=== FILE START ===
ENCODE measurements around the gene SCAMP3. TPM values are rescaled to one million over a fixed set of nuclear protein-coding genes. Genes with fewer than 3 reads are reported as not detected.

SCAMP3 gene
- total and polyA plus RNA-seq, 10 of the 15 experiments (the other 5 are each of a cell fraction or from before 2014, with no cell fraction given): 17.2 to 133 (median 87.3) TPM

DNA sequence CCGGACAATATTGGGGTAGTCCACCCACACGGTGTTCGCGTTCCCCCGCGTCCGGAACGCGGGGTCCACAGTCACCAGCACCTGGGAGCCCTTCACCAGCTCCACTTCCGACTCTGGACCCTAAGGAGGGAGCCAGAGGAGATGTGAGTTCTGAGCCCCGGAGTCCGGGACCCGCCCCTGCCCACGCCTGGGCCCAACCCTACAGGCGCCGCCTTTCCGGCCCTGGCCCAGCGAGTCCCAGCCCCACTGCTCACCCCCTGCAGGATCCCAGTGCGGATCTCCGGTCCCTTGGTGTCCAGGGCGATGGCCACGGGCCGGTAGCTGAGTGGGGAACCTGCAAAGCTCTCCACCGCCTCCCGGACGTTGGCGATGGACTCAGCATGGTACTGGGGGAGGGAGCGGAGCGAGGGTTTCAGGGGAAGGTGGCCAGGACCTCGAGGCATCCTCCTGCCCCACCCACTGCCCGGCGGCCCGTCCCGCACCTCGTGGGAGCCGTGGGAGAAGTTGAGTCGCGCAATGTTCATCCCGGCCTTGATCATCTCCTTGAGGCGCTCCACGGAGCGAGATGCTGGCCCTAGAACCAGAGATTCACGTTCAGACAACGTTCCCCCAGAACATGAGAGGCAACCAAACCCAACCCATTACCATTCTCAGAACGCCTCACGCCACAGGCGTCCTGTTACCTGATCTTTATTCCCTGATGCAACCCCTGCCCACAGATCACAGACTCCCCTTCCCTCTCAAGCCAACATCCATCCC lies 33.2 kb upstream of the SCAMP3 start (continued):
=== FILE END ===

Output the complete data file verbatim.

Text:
ENCODE measurements around the gene SCAMP3. TPM values are rescaled to one million over a fixed set of nuclear protein-coding genes. Genes with fewer than 3 reads are reported as not detected.

SCAMP3 gene
- total and polyA plus RNA-seq, 10 of the 15 experiments (the other 5 are each of a cell fraction or from before 2014, with no cell fraction given): 17.2 to 133 (median 87.3) TPM

DNA sequence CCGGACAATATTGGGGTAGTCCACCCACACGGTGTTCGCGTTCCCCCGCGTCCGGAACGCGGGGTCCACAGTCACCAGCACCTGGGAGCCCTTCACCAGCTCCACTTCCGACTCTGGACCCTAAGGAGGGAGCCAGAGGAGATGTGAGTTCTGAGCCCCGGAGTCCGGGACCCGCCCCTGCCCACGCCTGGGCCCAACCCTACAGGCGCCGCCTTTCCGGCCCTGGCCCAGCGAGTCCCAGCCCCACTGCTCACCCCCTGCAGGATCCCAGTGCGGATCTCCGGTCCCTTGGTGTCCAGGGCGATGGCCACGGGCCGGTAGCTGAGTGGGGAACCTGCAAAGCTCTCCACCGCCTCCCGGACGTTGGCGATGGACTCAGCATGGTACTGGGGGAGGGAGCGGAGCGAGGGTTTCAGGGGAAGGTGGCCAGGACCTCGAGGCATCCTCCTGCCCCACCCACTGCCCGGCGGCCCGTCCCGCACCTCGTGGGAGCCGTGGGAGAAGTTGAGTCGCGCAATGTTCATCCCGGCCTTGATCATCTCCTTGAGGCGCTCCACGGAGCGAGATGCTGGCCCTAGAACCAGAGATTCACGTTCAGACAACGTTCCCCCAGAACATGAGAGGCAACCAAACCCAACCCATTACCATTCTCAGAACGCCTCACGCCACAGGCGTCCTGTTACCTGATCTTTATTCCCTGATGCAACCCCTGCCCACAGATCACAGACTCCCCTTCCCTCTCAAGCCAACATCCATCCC lies 33.2 kb upstream of the SCAMP3 start (continued):